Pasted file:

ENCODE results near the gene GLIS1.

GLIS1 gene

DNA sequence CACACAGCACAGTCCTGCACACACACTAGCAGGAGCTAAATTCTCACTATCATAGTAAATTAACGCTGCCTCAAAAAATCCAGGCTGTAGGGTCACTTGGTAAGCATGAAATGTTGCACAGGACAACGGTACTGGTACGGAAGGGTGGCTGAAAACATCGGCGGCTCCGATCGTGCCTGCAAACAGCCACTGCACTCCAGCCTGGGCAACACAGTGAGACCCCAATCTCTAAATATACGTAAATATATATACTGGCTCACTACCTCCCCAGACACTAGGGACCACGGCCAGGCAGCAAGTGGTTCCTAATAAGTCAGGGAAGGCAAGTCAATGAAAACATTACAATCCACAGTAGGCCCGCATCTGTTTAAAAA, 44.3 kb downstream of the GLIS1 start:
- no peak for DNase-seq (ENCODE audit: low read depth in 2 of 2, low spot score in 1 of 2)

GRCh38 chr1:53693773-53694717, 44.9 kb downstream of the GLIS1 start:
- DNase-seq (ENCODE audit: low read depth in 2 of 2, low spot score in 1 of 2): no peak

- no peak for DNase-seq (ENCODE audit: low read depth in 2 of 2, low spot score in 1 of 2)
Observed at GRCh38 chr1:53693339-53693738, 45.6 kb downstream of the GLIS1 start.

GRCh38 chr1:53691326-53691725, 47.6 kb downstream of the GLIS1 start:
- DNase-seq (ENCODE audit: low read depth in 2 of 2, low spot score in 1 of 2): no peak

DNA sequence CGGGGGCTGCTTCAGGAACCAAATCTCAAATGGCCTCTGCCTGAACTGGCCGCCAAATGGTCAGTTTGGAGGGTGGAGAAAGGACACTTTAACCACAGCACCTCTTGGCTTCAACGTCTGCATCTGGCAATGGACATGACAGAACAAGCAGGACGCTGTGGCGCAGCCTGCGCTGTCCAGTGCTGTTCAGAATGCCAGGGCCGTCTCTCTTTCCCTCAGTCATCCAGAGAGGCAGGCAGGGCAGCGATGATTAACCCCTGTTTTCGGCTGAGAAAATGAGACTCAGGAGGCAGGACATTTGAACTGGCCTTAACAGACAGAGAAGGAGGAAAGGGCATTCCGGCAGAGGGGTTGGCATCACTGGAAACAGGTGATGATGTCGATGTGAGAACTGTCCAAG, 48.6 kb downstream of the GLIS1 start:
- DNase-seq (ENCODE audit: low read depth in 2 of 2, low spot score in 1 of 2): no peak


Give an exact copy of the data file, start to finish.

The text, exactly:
ENCODE results near the gene GLIS1.

GLIS1 gene

DNA sequence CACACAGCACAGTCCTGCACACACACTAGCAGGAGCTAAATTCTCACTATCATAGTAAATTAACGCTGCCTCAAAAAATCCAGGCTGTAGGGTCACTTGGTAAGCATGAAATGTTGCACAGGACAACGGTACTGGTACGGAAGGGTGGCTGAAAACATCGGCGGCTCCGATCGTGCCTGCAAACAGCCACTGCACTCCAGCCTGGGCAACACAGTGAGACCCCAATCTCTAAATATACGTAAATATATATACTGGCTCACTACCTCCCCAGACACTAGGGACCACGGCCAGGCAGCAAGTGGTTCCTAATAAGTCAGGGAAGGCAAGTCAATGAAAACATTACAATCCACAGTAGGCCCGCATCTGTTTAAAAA, 44.3 kb downstream of the GLIS1 start:
- no peak for DNase-seq (ENCODE audit: low read depth in 2 of 2, low spot score in 1 of 2)

GRCh38 chr1:53693773-53694717, 44.9 kb downstream of the GLIS1 start:
- DNase-seq (ENCODE audit: low read depth in 2 of 2, low spot score in 1 of 2): no peak

- no peak for DNase-seq (ENCODE audit: low read depth in 2 of 2, low spot score in 1 of 2)
Observed at GRCh38 chr1:53693339-53693738, 45.6 kb downstream of the GLIS1 start.

GRCh38 chr1:53691326-53691725, 47.6 kb downstream of the GLIS1 start:
- DNase-seq (ENCODE audit: low read depth in 2 of 2, low spot score in 1 of 2): no peak

DNA sequence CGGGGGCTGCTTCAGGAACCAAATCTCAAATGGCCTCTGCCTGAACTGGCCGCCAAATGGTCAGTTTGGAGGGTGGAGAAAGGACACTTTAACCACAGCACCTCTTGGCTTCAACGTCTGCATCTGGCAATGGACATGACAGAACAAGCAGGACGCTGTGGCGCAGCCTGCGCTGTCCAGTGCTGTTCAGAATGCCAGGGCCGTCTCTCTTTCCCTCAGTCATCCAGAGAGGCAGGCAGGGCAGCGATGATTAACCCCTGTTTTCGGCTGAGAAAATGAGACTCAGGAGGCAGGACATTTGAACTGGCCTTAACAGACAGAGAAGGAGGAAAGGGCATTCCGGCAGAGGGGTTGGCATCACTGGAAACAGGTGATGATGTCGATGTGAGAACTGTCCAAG, 48.6 kb downstream of the GLIS1 start:
- DNase-seq (ENCODE audit: low read depth in 2 of 2, low spot score in 1 of 2): no peak